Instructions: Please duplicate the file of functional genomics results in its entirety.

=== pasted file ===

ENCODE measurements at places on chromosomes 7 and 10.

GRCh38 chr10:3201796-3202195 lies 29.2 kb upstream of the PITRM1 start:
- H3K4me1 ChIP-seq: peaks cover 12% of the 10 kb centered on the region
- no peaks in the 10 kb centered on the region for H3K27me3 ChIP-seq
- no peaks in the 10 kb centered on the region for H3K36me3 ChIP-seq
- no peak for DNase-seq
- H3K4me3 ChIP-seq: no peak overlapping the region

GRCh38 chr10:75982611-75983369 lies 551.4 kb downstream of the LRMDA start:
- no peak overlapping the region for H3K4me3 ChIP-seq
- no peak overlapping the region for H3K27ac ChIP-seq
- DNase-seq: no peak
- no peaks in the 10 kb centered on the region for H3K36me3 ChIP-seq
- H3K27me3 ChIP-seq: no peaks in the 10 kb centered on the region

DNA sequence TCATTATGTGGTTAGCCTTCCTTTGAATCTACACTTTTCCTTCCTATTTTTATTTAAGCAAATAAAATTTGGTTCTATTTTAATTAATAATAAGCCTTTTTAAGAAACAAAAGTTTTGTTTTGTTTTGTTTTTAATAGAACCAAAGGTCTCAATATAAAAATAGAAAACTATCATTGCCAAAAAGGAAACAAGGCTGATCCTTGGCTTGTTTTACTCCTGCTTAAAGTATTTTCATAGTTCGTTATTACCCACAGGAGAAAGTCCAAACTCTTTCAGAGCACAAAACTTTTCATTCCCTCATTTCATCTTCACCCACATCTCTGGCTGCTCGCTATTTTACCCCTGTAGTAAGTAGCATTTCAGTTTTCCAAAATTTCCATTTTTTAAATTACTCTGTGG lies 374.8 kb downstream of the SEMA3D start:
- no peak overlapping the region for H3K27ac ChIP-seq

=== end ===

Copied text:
ENCODE measurements at places on chromosomes 7 and 10.

GRCh38 chr10:3201796-3202195 lies 29.2 kb upstream of the PITRM1 start:
- H3K4me1 ChIP-seq: peaks cover 12% of the 10 kb centered on the region
- no peaks in the 10 kb centered on the region for H3K27me3 ChIP-seq
- no peaks in the 10 kb centered on the region for H3K36me3 ChIP-seq
- no peak for DNase-seq
- H3K4me3 ChIP-seq: no peak overlapping the region

GRCh38 chr10:75982611-75983369 lies 551.4 kb downstream of the LRMDA start:
- no peak overlapping the region for H3K4me3 ChIP-seq
- no peak overlapping the region for H3K27ac ChIP-seq
- DNase-seq: no peak
- no peaks in the 10 kb centered on the region for H3K36me3 ChIP-seq
- H3K27me3 ChIP-seq: no peaks in the 10 kb centered on the region

DNA sequence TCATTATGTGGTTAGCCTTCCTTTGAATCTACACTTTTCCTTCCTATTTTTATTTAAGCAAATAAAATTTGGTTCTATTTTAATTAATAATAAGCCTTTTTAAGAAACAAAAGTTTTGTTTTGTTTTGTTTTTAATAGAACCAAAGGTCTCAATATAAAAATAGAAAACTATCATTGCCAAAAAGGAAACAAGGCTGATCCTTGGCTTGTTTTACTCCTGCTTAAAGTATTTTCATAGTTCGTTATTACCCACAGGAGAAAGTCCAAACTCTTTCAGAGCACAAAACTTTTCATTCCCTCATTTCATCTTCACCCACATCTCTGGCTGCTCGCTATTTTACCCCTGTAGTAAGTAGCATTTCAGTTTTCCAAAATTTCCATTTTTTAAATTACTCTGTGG lies 374.8 kb downstream of the SEMA3D start:
- no peak overlapping the region for H3K27ac ChIP-seq